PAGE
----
What does the Cloud hold in 2015?

What does the Cloud hold in 2015?

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Whatever your own personal opinion on cloud computing nobody can dispute that 2014 was a fascinating year in terms of the cloud’s growth says Mike Scotney from Applause IT. What were niche technologies only 12 months previously suddenly emerged as mainstream whilst the debate regarding governance and data protection continues to rumble on. What we have to consider now is how high Cloud will rise during 2015; and how and where it will be tethered will be even more important than it was before.

NFV and SDN

NVF (Network Functions Virtualisation) and SDN (Software Defined Networking) are now well established within the telecom industry. They have greatly assisted service providers to both automate and industrialise the delivery of their services to a significant extent. Within businesses, however, the same old hotch-potch of firewalls, routers etc in still in existence.

The big news is that more and more companies are starting to have open NFV and SDN specs built into their hardware thus allowing IT departments to soon be able to enjoy levels of automation on a cloud like basis to exist within their own environment. The logical expectation of this is that those lines which divide the management and subsequent delivery of IT and cloud services will continue to blur, this allowing businesses to consolidate the capabilities of their entire IT service management within the one environment.

Containerised will Become a Buzz Word

Major changes have taken place in container technology which has seen it morph from a niche, open source project into a serious contender within the realm of virtualisation. It’s not difficult to see why either as containers offer a new and much faster way of provisioning a multitude of platforms on one shared infrastructure. When we say faster we mean faster; milliseconds compared to minutes or even hours when using conventional VM’s, or virtual machines.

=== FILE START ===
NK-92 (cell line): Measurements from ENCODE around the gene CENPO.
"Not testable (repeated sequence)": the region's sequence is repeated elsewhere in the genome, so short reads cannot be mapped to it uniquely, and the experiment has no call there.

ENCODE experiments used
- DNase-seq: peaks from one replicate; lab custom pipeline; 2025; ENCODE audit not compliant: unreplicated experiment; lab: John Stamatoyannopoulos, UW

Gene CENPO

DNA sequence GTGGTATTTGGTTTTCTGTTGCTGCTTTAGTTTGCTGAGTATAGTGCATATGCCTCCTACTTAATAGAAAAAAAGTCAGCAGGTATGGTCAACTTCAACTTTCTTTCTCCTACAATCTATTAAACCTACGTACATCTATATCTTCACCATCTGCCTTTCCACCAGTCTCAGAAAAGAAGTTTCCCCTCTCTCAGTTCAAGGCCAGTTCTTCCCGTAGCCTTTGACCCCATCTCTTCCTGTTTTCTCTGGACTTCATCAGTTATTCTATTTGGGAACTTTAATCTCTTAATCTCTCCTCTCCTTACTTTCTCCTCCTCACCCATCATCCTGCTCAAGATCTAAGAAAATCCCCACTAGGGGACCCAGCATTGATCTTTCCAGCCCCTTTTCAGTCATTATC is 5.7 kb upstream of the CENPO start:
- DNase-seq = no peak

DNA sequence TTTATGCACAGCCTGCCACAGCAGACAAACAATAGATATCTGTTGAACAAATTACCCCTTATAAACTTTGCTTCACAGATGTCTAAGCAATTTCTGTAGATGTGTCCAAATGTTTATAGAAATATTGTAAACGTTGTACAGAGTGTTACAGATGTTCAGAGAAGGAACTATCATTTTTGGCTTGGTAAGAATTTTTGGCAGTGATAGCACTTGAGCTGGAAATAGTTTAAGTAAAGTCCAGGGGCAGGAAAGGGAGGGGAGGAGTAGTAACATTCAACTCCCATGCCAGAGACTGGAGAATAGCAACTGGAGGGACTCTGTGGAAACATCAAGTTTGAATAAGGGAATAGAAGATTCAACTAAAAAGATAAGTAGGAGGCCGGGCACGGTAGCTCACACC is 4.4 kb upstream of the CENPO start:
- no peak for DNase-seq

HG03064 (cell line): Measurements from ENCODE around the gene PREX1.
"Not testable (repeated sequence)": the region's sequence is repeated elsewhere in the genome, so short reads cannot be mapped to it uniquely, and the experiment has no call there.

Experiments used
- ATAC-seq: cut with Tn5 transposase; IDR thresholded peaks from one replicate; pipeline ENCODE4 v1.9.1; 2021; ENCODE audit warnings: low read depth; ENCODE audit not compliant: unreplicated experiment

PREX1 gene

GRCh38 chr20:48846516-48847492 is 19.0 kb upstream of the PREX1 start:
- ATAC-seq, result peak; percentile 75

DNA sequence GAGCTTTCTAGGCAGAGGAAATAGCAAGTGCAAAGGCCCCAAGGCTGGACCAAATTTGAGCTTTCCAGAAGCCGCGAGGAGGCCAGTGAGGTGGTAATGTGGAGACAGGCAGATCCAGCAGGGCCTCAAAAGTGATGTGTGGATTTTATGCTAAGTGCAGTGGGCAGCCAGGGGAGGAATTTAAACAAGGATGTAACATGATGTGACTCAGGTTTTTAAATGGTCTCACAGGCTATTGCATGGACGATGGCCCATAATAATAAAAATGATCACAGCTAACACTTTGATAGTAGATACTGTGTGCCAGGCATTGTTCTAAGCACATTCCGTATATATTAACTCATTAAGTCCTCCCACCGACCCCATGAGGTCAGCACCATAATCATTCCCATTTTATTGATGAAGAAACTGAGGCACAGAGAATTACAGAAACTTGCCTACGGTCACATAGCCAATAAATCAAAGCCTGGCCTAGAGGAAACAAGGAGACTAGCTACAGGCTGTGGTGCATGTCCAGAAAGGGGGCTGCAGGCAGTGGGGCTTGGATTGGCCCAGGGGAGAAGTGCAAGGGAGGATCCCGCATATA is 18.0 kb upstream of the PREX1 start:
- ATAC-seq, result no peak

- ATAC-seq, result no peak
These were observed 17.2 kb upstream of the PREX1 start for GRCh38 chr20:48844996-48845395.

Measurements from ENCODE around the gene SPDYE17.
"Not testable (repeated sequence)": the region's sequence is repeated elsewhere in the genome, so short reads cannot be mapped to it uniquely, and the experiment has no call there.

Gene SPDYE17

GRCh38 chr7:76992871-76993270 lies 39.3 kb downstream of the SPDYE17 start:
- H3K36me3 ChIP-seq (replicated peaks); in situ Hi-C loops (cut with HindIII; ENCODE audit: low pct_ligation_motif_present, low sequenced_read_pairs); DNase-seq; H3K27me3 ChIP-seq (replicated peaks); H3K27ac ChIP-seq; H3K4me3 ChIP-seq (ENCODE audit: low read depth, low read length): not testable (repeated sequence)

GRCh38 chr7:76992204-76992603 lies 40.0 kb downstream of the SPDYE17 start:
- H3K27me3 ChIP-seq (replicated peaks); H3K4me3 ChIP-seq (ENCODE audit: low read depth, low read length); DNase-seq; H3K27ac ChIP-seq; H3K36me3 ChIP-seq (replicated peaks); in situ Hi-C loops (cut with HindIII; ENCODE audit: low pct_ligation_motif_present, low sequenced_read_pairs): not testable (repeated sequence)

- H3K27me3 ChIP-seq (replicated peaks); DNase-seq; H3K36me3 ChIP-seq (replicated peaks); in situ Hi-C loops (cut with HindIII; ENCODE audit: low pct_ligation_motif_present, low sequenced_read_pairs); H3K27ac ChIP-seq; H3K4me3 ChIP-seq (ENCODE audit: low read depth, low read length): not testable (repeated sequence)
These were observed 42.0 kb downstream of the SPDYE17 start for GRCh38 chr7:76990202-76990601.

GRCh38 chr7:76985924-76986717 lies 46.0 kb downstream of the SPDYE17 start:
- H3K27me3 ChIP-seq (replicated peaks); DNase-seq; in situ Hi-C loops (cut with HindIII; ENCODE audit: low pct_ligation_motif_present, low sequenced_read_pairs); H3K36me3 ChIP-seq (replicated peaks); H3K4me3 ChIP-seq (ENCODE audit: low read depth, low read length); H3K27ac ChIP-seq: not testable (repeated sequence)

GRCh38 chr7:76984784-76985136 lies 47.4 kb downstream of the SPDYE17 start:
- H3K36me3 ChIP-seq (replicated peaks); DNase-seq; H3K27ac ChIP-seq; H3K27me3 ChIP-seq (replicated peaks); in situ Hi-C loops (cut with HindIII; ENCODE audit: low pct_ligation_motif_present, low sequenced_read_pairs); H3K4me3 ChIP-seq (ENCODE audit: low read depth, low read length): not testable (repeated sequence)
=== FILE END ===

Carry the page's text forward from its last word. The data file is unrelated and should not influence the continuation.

The beauty of a container is that a brand new OS is installed in each one, thus ensuring that end users cannot contaminate one another and they also use less memory. The result of this is that containers have now become hugely popular with developers and are now gradually becoming more deeply entrenched within in the industry.

Unfortunately there is, at present at least, an inevitable downside. The management tools for the containers aren’t anyway near as advanced as the virtual management tools, and can be likened to how VM tools looked 5 years ago. There are, of course, initiatives in place to change this, such as Google’s Kubernetes, which no doubt will increase the levels of containers automation. This will result in containers coming of age sooner rather than later.

Will 2015 Actually be the Year of PaaS?

Even with all its support from the industry PaaS, or Platform as a Service, failed to take off in 2014. Could 2015 really, and finally, be the year to mark a whole new chapter in its long and not too impressive history? What makes everyone think it is is the fact that in the past PaaS providers have tended to focus heavily on the community of the developer, meaning there was scant interoperability between the rival platforms.

Now this picture has begun to change, mainly driven the insatiable appetite of organisations for both mobility and big data. Providers of PaaS are adding metering, databases and data integration which in turn is making it much easier for businesses to both build and then deploy PaaS developed apps on a much larger scale.


Contributed by Michelle Hughes of Applause IT.
Applause IT are a specialist IT recruitment agency with an unrivalled market reputation at providing the very best IT recruitment  to variety of clients in Birmingham, Manchester, Leeds, Liverpool, Sheffield and London.

About the Author

Rodney

I’m a veteran of way too many years of IT (although I still love it) and I currently head up the techincal work over at Host One (major sponsor of this site), where I’m also a partner. Feel free to ask me anything about Cloud Computing and I’ll try to be helpful, in a non-salesy kind of way.

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